Engine failure causes mutiny
Local TV station RTP Madeira reports that thirteen soldiers from the naval patrol boat NRP Mondego refused service due to damage to the boat’s engine. The Navy confirms that 13 soldiers from the ship that is currently assigned to the Maritime Zone of Madeira refused to occupy their respective posts in preparation for the start of a mission, on the night of March 11. That day the ship had a failure in one of the engines.
CNN Portugal also reports that Portuguese Navy personnel refused to leave for a mission to accompany a Russian ship that passed Madeira.
The Navy is evaluating disciplinary measures, but the National Association of Sergeants hopes that there will be no retaliation for the military involved because “our leaders assume more and more missions knowing that they have fewer and fewer people and increasingly worn out means”
Thirteen soldiers from the ship assigned to the Maritime Zone of Madeira “refused to carry out” a mission on Friday due to “a breakdown in one of the patrol boat’s engines”. The mission in question was “accompaniment of a Russian ship north of Porto Santo”, but ended up not being carried out after the military refused, a source from the Navy told the Lusa press agency.
In a statement sent to CNN Portugal, the Portuguese Navy confirms that four sergeants and nine enlisted men on the patrol vessel Mondego “assessed that it would not be ready to sail and refused to carry out the mission”, which, says the Navy, would be “of short duration and close to the coast, with good meteo-oceanographic conditions”.
“However, some [soldiers] told the patrol boat commander that only if the mission was to save lives, they would go to sea”, the text emphasizes. According to a document drawn up by the 13 military personnel in question, to which Lusa had access, on Saturday night the patrol boat NRP Mondego received an order to “monitor a Russian ship north of Porto Santo”, at a time when forecasts meteorological data “pointed to waves of 2.5 to 3 metres”.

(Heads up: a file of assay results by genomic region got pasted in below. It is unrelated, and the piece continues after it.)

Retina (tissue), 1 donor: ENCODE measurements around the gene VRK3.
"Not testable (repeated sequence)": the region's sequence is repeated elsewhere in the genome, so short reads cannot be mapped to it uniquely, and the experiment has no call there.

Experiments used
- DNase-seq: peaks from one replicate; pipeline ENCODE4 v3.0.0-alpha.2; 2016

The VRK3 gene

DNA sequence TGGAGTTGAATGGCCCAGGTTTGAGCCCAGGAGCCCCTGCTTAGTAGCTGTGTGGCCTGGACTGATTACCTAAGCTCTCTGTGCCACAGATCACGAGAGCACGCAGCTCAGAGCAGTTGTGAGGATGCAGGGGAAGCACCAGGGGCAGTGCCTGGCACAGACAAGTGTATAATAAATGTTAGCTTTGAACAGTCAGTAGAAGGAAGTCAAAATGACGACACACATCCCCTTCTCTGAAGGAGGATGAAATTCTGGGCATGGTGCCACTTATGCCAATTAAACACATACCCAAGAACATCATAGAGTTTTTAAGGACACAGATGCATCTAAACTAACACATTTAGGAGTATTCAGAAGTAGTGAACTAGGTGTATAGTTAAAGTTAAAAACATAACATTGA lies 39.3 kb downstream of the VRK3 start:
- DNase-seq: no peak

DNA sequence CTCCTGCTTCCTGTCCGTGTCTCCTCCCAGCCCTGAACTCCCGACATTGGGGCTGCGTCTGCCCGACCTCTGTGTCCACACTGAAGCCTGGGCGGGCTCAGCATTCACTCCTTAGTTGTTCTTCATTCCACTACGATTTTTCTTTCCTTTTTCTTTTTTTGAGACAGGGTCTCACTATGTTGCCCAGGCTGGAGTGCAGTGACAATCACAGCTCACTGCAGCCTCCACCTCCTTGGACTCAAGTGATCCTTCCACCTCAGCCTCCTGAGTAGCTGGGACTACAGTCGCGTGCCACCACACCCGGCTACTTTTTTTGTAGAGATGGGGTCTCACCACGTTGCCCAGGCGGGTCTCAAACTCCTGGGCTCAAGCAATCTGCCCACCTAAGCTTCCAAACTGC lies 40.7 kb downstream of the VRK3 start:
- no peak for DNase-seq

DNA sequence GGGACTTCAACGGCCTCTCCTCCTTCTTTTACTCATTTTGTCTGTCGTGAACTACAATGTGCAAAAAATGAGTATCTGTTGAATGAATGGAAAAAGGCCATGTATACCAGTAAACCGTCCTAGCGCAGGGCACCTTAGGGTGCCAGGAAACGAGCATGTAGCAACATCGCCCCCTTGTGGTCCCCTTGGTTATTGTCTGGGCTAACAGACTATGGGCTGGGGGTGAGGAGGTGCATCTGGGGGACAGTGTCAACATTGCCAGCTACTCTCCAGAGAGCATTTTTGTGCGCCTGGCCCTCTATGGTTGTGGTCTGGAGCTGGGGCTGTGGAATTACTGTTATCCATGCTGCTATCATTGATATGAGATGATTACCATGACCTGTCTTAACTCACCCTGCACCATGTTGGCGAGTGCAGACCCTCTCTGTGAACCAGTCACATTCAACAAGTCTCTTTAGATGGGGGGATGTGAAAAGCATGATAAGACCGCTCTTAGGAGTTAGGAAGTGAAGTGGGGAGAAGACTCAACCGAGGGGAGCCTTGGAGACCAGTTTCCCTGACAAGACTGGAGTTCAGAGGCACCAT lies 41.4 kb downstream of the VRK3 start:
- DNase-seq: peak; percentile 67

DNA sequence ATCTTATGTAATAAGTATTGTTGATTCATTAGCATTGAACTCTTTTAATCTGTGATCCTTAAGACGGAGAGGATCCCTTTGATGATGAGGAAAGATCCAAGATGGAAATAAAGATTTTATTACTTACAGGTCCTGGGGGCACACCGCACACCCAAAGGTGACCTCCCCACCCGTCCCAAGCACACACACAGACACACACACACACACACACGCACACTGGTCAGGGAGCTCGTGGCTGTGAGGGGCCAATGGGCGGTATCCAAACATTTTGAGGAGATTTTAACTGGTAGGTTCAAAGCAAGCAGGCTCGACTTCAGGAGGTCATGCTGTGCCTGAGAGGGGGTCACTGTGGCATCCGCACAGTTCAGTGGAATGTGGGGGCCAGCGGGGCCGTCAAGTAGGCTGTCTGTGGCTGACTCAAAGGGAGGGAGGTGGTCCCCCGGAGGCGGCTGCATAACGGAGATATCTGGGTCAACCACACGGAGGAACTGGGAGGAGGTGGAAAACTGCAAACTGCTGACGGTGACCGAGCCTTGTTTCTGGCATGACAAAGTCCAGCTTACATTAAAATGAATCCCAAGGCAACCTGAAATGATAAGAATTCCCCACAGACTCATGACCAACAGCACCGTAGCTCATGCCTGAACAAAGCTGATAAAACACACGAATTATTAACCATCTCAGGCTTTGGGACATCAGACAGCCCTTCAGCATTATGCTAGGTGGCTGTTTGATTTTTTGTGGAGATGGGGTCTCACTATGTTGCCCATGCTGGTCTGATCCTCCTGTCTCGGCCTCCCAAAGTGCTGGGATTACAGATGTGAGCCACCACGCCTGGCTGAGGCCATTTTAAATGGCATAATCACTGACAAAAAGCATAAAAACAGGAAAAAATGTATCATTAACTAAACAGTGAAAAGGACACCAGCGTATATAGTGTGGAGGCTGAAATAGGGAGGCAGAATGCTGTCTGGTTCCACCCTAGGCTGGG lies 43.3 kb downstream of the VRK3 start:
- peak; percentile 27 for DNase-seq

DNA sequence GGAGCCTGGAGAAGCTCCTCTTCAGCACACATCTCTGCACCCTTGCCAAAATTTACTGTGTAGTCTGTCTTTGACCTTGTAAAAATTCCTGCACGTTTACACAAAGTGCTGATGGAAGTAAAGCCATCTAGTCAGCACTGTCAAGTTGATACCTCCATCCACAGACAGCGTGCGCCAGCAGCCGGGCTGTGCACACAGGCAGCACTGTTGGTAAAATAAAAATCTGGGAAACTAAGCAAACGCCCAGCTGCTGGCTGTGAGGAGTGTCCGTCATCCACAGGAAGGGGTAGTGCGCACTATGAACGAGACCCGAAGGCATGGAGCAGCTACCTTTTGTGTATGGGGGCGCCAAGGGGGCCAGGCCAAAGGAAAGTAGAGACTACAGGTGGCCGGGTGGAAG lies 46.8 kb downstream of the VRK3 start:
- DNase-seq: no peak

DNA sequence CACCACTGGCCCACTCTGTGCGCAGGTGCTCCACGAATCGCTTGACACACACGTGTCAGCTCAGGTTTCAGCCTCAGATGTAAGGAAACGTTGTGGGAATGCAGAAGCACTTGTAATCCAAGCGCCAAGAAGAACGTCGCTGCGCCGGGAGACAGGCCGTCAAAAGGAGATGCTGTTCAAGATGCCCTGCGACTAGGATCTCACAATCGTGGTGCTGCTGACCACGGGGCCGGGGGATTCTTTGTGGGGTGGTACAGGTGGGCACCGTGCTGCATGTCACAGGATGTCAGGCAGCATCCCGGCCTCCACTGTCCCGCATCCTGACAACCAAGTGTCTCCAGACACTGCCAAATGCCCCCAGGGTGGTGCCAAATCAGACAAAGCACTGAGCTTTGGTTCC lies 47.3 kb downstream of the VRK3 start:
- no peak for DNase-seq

According to the military, the commander of the patrol boat himself “assumed, before the garrison, that he did not feel comfortable leaving with the technical limitations” of the ship. Among the various technical limitations invoked by the military was the fact that an engine and an electric power generator were inoperative. He added, according to the 13 military personnel, that the ship “does not have an adequate sewage system to store oily residues on board, which accumulate in the holds, significantly increasing the risk of fire”.
The Navy says the evaluation of a ship’s condition is not up to the military, emphasizing that “the evaluation of the priorities of the missions and state of the ship follows a well-defined and structured hierarchical line”. The Navy refers that the definition of which ships are in a position to fulfil the assigned missions “is only up to the Navy and its line hierarchical”.
The ship’s state of readiness is assessed, in the first instance, by the patrol boat’s command itself, by its hierarchical chain and by the Navy’s maintenance structure. According to the same statement, “the ship’s commander reported to the hierarchical chain that, despite the limitations mentioned, he had safe conditions to carry out the mission”, having received a ‘green light’ from the Naval Command (hierarchical chain) to abort the respective mission “in case of supervening need”.
“The ships’ crews are trained to operate in degraded mode, being prepared to deal with the inherent risks, which is part of the military condition”, can be read in the same statement. In this way, adds the Navy, “the soldiers in question did not fulfil their military duties, they usurped functions, competencies and responsibilities not inherent to the respective posts and positions”.
The Navy points out that “the facts are still being investigated in detail and the resulting discipline and consequences will be applied accordingly”. For the National Association of Sergeants, however, this “is not a question of discipline” but of “loyalty and frontality in the face of the poor state of equipment”.